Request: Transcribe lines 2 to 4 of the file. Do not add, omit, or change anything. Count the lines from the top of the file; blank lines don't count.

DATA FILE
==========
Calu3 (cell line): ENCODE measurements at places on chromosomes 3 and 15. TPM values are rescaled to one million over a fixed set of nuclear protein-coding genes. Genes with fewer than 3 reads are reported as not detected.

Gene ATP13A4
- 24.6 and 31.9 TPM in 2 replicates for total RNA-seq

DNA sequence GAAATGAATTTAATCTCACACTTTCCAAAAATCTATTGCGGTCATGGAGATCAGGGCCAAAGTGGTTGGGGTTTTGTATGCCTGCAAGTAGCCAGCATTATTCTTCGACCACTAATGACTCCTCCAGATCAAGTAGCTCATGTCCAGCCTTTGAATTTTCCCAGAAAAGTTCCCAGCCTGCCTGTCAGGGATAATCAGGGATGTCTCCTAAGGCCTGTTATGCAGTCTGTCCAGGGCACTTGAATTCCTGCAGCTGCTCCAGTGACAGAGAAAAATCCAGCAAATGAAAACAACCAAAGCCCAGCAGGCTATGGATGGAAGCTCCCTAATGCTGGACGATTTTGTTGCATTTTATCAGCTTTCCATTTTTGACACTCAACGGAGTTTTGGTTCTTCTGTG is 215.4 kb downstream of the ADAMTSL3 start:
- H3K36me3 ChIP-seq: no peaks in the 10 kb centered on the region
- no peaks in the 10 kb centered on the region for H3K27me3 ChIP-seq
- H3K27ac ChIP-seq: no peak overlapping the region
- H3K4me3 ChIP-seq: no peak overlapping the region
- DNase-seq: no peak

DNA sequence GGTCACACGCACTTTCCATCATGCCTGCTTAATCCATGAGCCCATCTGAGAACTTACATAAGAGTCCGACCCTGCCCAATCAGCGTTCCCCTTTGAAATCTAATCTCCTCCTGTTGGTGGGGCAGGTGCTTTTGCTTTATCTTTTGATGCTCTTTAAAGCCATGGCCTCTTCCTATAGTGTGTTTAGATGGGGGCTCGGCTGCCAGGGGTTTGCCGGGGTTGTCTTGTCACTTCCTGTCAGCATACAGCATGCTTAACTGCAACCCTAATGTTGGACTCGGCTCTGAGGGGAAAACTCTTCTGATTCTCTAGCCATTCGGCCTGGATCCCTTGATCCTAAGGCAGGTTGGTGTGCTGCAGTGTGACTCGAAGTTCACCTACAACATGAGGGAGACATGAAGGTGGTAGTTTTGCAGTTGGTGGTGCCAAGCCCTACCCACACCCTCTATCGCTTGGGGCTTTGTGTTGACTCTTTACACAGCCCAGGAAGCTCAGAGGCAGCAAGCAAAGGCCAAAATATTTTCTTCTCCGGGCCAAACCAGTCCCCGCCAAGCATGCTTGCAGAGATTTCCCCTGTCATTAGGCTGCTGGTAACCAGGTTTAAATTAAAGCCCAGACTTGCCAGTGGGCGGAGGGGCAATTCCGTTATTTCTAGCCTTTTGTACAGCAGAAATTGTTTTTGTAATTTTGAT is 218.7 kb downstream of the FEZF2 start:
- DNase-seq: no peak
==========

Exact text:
Gene ATP13A4
- 24.6 and 31.9 TPM in 2 replicates for total RNA-seq

DNA sequence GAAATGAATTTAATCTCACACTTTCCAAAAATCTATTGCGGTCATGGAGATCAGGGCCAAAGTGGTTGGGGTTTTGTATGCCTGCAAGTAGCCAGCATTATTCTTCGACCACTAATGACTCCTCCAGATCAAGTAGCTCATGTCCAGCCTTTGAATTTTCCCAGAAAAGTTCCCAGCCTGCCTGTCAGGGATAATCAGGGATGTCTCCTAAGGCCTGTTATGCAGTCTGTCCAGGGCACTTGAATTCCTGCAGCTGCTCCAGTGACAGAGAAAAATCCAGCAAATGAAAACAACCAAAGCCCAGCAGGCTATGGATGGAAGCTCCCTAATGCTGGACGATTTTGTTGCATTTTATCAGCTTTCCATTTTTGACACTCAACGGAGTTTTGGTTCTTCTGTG is 215.4 kb downstream of the ADAMTSL3 start: